Over many of the last decades, Norway’s wealth grew significantly, thanks to state revenues flowing from North Sea Oil. During this period Norway was a benefactor to third world countries, assisting them to adopt measures to limit climate change and its impacts.
A recent article in the Manchester Guardian commented on the ambivalence of Norway towards climate change measures. Recognizing that North Sea Oil is entering a period of decline, the Norwegian Government is encouraging exploration for oil and gas in the Arctic.This policy undermines emission reduction targets accepted by Norway and all other parties to the 2015 Paris Accord.
Canada’s position on exploration for new reserves is similar. Our Federal Government has not permanently banned exploration in the Arctic and has approved construction of more pipelines to take our fossil fuels to world markets.
Canadian emissions from the exploitation of the Tar Sands will increase over today’s levels. More important is the increase in emissions in countries that import and consume our exports of fossil fuels.
Canada’s politicians claim that a reliable supply of oil and gas is essential for the world’s economy, a state of affairs that will continue for many years. In short, the energy world is in a transition period. Canada defends its present policies on that basis.
Norway justifies its position on the basis of its high carbon tax, a very high percentage of electricity generated by renewable sources, and leadership in carbon capture. Canada’s justifications are less impressive. True, our Federal Government is working with the Provinces to institute a tax on carbon. And it also claims that it will meet its future emission reduction targets.
Both Canada and Norway share a risk: renewable sources are rapidly becoming more competitive, and the demand for fossil fuels is projected to decline. Further, their remaining oil reserves are more expensive to exploit so the costs of new exploration and development may never be fully recovered.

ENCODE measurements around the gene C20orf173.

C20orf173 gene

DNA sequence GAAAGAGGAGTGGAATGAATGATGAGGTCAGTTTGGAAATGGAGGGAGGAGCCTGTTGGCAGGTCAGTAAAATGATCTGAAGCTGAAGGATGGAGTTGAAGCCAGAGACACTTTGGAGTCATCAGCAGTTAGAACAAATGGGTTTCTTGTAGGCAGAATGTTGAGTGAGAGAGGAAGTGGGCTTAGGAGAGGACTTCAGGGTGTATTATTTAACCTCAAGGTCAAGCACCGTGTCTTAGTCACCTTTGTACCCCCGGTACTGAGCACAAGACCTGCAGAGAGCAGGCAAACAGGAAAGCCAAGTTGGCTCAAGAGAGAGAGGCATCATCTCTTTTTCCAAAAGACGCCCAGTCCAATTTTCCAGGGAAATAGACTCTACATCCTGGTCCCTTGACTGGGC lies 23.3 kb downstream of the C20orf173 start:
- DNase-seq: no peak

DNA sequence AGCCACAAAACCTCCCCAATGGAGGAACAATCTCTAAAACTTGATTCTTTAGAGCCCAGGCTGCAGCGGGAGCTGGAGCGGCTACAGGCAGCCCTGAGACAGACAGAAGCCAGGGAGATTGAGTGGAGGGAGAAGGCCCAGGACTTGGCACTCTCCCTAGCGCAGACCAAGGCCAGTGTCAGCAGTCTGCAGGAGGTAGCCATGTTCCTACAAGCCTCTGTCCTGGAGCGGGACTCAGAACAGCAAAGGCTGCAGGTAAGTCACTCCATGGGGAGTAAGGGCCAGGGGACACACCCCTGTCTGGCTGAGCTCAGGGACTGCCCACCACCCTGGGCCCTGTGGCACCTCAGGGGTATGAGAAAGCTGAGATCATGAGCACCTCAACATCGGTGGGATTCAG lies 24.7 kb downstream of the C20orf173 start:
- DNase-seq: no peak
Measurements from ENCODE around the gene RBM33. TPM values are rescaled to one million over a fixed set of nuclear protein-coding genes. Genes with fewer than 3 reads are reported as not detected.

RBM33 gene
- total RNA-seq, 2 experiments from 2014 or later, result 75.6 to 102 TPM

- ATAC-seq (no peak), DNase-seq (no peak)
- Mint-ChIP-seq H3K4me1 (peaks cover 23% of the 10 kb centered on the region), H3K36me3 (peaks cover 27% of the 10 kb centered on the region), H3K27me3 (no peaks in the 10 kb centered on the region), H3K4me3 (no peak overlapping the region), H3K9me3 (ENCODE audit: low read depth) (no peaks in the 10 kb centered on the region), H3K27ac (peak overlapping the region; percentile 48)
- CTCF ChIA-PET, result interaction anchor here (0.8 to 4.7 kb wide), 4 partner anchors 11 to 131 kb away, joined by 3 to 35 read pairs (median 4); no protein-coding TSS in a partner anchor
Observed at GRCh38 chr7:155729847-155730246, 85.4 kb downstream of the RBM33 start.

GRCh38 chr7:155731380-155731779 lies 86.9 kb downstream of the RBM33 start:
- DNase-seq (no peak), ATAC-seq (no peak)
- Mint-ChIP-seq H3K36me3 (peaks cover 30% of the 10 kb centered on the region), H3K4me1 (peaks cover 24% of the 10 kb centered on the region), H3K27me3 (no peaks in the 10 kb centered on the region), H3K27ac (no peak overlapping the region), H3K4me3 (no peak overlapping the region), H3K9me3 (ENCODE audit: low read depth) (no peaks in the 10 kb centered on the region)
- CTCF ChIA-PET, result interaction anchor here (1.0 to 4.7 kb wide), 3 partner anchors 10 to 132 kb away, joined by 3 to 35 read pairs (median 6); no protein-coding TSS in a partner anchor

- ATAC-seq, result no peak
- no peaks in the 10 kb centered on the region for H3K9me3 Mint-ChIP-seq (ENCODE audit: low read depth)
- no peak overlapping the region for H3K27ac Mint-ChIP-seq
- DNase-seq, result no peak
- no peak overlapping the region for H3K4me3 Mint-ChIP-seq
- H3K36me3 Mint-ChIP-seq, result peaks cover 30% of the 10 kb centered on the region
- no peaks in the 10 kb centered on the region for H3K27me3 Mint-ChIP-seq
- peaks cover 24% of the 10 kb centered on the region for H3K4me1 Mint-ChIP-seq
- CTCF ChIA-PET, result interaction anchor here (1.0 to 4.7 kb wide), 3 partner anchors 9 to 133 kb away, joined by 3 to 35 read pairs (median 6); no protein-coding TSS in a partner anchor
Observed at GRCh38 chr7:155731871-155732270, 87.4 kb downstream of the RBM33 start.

This possibility appears to be of little importance to governments as these commercial risks are primarily born by the fossil fuel industry. In the meantime, jobs will be created and revenues paid to the state, for which the governments in power will take credit.
The fossil fuel industry is legally obligated to restore the areas from which oil has been extracted. If the industry is not in a strong financial position, the Canadian government may be saddled with the cost of restoration of the Tar Sands environment.
The tar sands are located in the North of Alberta, an area of environmental concern to many aboriginal nations but not to most voters. As this potential liability is far off, do the government in power at that time may well claim that the failure of the industry to restore the area is not its concern.
Environmentalist Lan Marie Nguyen Berg expressed the feeling of Norwegians in these terms:
“We greens have said we don’t want to support a government that continues to explore new oil. That would be hypocrisy”!
The BC Provincial Green Party shares this sentiment. In the words of Andrew Weaver, the Party Leader:
“Over the years it became harder and harder to sit on the sidelines and watch as BC continued to go down the path of investing in old fossil fuel technologies, missing the opportunity to develop a diversified and resilient economy for this generation and the next.